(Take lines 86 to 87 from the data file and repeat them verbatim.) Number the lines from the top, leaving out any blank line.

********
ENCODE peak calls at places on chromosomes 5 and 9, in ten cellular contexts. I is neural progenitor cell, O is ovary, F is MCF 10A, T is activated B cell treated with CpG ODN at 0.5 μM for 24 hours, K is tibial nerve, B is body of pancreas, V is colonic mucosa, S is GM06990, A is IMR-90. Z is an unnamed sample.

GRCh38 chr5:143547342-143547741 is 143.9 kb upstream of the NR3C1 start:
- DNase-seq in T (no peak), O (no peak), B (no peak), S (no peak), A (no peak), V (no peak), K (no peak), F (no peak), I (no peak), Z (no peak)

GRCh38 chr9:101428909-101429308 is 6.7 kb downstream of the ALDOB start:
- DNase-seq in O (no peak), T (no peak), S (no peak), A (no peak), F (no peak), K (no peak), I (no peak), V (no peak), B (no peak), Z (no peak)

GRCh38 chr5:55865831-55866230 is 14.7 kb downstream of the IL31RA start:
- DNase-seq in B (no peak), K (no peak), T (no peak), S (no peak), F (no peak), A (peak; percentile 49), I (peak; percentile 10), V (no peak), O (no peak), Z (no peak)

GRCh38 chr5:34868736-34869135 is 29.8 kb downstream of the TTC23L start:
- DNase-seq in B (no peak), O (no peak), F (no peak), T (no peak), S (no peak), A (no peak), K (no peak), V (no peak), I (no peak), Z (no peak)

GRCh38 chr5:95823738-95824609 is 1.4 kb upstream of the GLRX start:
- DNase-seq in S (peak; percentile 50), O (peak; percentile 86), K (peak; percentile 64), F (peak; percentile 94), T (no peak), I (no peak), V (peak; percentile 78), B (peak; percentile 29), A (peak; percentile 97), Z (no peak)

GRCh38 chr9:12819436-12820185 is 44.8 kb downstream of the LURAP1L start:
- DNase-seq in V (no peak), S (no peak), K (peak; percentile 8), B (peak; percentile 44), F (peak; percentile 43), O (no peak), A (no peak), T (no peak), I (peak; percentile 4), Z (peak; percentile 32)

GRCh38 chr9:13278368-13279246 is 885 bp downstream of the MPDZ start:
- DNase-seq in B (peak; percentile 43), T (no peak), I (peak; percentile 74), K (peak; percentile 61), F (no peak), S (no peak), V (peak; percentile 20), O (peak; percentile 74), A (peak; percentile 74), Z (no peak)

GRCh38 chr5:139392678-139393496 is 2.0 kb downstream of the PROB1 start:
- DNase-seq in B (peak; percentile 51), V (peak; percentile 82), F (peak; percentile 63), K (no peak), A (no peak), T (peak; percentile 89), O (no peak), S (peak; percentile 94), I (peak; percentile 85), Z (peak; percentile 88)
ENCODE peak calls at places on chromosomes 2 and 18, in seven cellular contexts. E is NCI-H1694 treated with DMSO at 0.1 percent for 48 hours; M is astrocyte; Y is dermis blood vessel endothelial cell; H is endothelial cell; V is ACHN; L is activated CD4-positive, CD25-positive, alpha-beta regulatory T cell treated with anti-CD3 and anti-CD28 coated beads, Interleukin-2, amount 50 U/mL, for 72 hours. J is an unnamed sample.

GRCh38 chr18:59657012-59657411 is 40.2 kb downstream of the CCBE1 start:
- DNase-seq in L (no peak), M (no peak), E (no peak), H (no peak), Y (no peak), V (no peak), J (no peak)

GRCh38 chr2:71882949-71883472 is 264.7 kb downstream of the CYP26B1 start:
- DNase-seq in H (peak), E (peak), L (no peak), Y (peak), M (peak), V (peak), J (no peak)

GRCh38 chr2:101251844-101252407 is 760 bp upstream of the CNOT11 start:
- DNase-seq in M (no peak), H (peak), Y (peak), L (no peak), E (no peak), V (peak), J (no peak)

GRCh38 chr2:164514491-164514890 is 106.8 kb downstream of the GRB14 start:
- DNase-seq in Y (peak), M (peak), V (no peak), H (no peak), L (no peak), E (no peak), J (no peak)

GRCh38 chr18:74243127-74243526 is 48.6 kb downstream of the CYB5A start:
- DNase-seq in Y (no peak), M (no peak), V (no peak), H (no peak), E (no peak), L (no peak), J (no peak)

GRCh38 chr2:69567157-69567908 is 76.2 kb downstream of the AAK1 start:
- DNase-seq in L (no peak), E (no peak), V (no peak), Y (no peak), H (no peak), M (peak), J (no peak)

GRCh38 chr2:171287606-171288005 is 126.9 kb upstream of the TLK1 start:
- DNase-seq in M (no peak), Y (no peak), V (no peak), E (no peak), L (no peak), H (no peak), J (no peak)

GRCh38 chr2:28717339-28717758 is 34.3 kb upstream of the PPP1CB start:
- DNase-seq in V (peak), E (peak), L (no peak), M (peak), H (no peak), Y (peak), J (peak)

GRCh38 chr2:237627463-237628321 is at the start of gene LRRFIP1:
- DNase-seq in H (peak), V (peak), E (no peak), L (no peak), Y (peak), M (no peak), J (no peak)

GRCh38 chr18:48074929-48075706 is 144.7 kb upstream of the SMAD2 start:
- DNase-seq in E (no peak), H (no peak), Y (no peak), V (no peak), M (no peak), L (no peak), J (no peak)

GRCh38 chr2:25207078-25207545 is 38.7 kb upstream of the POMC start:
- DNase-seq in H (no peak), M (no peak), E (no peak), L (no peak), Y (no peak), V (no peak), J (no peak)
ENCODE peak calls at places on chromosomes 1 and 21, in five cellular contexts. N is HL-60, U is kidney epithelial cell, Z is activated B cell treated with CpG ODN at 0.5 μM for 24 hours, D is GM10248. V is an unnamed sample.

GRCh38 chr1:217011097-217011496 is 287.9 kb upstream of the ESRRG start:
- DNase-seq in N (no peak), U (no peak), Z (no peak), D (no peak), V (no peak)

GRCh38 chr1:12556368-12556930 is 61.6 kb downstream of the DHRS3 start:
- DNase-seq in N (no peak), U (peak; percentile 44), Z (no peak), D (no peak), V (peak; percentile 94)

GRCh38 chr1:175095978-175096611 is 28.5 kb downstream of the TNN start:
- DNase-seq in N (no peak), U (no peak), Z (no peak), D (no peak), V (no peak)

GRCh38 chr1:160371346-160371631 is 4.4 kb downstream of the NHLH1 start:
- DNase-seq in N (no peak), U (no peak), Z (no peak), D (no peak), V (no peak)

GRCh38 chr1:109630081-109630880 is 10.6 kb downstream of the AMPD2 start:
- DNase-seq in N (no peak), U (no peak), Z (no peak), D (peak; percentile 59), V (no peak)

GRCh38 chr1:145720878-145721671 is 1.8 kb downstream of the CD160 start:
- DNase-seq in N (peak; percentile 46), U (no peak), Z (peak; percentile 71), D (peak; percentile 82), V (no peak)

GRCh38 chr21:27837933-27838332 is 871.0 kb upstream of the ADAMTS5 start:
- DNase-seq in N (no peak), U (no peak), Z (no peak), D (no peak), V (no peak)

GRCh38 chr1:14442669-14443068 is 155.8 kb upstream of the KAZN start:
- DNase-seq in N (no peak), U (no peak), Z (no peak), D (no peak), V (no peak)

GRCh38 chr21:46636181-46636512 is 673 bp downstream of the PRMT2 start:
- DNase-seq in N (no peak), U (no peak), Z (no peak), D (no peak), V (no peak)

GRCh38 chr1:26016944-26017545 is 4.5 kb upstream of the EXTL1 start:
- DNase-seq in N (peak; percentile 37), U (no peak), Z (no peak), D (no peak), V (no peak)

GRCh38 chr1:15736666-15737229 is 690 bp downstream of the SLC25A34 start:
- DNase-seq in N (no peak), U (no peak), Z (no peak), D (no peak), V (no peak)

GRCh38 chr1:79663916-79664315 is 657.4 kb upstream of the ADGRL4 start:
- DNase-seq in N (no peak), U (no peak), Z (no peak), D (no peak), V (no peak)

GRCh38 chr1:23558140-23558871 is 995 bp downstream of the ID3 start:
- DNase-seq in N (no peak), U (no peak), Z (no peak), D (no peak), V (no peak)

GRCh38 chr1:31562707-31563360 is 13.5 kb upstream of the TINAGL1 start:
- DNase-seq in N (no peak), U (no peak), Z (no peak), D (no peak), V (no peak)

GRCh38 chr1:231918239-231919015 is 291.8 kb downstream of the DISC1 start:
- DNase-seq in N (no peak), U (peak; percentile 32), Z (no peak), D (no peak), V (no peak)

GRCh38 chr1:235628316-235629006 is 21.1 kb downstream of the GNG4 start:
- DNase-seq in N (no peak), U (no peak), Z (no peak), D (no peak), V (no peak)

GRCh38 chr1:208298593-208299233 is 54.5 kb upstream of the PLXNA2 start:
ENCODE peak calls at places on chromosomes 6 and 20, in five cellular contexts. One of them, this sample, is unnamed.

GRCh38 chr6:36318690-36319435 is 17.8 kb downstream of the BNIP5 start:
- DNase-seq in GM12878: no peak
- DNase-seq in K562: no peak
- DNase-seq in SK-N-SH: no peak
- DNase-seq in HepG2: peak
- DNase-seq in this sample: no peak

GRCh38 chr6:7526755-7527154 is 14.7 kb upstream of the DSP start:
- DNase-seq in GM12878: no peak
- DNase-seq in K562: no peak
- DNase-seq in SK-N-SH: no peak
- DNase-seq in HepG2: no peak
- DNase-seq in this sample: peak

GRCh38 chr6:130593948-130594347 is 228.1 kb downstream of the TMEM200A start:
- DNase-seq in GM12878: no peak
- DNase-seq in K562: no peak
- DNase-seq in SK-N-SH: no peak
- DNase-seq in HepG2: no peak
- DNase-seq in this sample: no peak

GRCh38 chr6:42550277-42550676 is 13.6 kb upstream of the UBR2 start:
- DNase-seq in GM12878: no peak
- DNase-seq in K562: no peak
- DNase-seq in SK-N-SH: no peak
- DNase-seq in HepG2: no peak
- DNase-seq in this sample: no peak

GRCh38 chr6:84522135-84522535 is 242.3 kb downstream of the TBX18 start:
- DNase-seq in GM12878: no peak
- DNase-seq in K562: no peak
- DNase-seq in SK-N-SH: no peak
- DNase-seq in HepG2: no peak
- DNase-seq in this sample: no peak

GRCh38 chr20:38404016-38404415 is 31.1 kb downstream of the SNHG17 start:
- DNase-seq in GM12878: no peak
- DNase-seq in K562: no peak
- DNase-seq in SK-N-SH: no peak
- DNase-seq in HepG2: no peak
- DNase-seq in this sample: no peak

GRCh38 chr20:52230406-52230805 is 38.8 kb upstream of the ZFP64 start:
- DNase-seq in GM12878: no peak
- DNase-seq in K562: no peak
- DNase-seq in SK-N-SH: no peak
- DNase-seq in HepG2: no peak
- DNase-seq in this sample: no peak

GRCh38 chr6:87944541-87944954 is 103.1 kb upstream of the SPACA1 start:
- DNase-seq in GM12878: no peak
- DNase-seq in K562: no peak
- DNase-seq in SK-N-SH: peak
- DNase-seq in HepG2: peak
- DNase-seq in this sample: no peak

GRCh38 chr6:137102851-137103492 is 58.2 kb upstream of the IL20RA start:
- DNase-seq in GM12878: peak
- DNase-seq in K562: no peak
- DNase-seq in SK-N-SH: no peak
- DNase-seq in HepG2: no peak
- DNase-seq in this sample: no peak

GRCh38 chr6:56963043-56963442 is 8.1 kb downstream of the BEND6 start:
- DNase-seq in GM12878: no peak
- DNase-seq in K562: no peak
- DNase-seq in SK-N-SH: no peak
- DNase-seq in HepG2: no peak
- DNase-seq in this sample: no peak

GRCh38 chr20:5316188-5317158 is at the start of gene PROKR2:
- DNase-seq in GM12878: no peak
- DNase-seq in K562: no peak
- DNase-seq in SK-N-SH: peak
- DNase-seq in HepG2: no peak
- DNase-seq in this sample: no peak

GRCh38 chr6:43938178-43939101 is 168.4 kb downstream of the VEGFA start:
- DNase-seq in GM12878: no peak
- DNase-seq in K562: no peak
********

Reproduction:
- DNase-seq in HepG2: no peak
- DNase-seq in this sample: peak